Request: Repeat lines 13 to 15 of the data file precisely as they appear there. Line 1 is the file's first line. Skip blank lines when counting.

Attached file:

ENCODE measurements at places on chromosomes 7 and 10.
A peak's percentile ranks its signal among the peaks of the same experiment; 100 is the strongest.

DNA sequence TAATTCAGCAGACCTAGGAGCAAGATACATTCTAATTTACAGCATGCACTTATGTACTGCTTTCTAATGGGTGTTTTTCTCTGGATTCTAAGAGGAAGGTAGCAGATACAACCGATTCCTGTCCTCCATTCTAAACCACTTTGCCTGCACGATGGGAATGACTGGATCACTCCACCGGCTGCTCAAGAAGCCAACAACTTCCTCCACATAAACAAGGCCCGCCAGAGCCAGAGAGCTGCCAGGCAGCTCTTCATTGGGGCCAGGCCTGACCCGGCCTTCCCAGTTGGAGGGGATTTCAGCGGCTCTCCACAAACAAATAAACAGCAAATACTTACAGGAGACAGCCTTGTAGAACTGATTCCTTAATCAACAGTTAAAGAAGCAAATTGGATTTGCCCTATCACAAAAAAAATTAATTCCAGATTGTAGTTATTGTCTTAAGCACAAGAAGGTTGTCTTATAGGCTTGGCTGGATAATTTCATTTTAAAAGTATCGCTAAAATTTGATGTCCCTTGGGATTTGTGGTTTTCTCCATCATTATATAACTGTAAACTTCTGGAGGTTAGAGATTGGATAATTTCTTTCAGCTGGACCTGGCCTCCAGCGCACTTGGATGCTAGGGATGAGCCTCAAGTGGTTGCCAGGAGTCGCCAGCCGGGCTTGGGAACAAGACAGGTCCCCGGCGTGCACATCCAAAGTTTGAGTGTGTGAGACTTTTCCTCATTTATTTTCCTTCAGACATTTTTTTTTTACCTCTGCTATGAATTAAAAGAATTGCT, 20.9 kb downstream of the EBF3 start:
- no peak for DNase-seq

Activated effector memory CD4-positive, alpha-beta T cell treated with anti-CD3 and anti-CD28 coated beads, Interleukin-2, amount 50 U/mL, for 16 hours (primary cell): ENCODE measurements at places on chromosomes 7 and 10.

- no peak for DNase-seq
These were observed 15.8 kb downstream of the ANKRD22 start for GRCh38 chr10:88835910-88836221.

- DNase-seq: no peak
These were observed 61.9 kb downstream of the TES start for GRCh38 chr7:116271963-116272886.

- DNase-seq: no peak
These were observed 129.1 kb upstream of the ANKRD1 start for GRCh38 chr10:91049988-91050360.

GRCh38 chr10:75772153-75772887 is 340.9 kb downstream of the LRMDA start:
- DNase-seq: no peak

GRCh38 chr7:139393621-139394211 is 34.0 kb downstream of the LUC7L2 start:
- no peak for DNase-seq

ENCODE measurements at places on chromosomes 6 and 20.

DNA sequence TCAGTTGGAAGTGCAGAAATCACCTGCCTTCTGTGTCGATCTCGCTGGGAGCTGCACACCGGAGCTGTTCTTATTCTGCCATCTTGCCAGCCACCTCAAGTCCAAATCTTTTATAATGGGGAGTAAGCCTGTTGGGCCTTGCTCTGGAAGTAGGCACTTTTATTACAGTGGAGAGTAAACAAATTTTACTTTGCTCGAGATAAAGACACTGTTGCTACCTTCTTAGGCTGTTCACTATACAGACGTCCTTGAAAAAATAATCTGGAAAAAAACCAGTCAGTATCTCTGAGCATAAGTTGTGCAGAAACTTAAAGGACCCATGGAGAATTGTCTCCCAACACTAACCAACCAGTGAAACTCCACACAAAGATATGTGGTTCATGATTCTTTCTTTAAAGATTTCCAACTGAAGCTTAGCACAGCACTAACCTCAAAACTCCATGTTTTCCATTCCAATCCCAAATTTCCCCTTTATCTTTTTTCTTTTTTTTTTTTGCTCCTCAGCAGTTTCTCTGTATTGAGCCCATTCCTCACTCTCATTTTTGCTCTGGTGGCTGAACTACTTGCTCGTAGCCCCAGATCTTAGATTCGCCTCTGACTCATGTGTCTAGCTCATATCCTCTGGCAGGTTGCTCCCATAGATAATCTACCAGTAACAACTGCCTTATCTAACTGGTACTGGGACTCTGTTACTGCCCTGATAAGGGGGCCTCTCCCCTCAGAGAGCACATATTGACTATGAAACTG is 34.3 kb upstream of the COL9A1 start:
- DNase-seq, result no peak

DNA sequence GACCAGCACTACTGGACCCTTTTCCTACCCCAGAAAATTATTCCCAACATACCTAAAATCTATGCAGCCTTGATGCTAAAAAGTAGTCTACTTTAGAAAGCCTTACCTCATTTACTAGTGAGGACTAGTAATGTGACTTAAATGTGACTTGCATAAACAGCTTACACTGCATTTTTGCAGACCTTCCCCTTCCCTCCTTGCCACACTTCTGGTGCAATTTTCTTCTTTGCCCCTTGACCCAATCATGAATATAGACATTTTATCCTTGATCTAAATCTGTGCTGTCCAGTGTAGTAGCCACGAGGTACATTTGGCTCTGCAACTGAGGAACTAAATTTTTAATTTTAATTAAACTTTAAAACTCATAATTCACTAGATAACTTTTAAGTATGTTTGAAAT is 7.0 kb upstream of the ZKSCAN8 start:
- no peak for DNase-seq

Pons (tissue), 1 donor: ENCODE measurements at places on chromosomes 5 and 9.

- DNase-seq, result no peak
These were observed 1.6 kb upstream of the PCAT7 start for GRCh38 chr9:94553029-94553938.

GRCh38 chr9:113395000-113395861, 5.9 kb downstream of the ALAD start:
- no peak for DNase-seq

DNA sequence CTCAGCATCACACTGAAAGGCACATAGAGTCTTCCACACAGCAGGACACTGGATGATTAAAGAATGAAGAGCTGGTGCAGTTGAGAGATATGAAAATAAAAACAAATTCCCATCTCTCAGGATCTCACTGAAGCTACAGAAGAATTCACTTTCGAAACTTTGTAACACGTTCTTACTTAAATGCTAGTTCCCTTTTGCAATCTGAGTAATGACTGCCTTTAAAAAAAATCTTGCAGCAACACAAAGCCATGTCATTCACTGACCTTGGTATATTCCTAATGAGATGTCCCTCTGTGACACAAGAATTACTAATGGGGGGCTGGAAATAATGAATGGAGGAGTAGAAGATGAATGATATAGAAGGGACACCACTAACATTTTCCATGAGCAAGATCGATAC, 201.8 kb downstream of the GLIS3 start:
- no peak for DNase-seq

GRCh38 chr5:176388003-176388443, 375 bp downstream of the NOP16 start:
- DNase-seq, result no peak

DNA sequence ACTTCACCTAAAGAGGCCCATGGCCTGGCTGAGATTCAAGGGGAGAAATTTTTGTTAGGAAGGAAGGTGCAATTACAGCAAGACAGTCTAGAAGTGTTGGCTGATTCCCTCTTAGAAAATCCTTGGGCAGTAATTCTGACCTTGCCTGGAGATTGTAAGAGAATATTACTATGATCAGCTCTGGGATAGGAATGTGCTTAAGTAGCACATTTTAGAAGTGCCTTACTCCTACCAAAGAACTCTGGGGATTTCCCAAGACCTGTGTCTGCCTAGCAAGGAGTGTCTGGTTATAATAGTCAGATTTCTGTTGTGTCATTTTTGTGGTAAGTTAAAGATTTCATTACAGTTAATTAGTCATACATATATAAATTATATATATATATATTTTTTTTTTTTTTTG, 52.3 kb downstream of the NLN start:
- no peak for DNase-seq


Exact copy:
- DNase-seq: no peak

GRCh38 chr7:139393621-139394211 is 34.0 kb downstream of the LUC7L2 start:
- no peak for DNase-seq